We awoke at 6am and were on the trail by 7 after packing up the car. There were only a few other cars in the parking lot and two people that we could see beginning in front of us. It was about 45degrees out but we warmed up quickly as we hiked. The beauty of doing a 7mile round trip hike on a mountain that’s 14,015 feet is that the elevation gain was only 3,300. We moved up the mountain quickly, hiking through the valley and then arriving at the saddle. A note of caution when hiking, when you are in the valley you will reach a fork in the trail with a sign that says “Wetterhorn” and points to the left and “stock trail” or something of that nature to the right. Take the right and stay high. We saw the people that left before us up on a trail above us as we continued through the valley and I knew we were on the wrong path. So we had to bushwack up to the upper trail. When in doubt, as Chad says, always head up.

I knew, from reading the trip report that the real climb didn’t begin until we reached the yellow dirt. The friends we say hiking before us (Molly and John as it turned out to be) were relaxing on the saddle when we got there. We ended up following them up the mountain from here on out because John had hiked Wetterhorn before. Here is where the route finding got tricky and it was nice having both John and Chad to scout out where we should go. The thing is, on a mountain like this, there isn’t really a path after a certain point, there’s just, “which way would be easier and less dangerous?”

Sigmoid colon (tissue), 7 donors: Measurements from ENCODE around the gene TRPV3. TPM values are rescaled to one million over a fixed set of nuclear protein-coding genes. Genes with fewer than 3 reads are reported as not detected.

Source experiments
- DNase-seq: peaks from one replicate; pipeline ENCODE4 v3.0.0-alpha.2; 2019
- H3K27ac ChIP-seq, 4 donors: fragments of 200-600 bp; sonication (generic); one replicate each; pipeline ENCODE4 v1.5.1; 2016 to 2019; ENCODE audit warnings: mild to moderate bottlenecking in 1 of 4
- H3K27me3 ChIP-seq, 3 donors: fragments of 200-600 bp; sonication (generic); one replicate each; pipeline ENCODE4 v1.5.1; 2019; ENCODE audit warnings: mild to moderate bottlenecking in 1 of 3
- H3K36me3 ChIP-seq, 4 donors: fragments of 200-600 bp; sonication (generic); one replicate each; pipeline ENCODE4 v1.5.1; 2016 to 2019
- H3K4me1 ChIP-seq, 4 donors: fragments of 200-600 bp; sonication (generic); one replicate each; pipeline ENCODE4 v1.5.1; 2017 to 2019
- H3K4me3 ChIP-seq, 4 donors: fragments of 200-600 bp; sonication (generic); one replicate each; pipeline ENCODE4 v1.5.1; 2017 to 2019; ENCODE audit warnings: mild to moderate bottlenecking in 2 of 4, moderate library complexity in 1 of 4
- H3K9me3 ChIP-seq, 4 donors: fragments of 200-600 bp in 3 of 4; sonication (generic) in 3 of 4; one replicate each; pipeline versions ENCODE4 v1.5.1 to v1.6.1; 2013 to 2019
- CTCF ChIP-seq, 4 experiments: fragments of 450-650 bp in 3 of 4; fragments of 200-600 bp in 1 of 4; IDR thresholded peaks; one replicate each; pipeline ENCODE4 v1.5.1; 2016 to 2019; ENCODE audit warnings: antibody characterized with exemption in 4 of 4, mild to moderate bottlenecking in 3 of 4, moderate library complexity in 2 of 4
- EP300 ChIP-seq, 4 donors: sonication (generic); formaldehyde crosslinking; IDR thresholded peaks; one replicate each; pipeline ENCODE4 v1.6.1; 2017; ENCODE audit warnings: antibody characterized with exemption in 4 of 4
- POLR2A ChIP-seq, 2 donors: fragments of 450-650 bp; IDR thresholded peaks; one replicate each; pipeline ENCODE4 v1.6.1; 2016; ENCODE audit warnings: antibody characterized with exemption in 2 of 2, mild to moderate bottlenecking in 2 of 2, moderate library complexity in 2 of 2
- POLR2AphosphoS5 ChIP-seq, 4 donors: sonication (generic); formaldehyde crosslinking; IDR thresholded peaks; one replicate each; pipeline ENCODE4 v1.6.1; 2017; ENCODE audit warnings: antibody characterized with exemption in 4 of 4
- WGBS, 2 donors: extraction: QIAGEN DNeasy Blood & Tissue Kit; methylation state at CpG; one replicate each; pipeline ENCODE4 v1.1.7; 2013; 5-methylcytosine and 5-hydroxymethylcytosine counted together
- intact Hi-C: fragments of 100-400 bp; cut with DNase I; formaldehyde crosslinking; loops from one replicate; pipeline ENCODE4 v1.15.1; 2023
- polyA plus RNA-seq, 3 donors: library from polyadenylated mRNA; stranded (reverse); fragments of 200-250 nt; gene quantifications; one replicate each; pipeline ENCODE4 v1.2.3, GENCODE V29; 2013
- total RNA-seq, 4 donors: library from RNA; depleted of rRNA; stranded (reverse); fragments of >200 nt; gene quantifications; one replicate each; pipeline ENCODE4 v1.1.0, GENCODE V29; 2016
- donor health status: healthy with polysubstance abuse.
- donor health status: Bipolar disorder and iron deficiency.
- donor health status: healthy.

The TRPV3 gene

A look at the remainder of the route from the saddle

past the easy, helmets on now

onward and upward

We made our way up to the Ship’s prow where we had another small break before continuing through the V-notch. Here is where I read, is where the exposure, the real exposure would begin. There was already plenty of exposure but it wasn’t too steep yet. I looked up at John who had climbed the notch to a slab of rock and said, “is it scary?!” and he said, “Oh yes.” I admit I was a little afraid when I climbed up that slab of rock and stepped down to the other side. There was just a ledge about half the size of a sidewalk and from there 100 vertical feet of rock. There was nowhere to go but up. I put my fear out of my mind and set off for the task at hand. One of the three basic rules of mountaineering: it’s always tougher than it looks.
ships prow

this is the first notch, only good for taking pics- bypass to second notch to continue up

up the notch towards the final summit push

We stayed close on the way up and chad went first since he (not smartly) did not have a helmet. It’s easier to avoid rockfall if you are close behind someone rather than far away where a rock can pick up speed and take you out. We stopped to rest about halfway up and enjoy the view and then continued onward and upward. Before I knew it chad was yelling, “I’m at the top! You’re almost there.” And then…I was.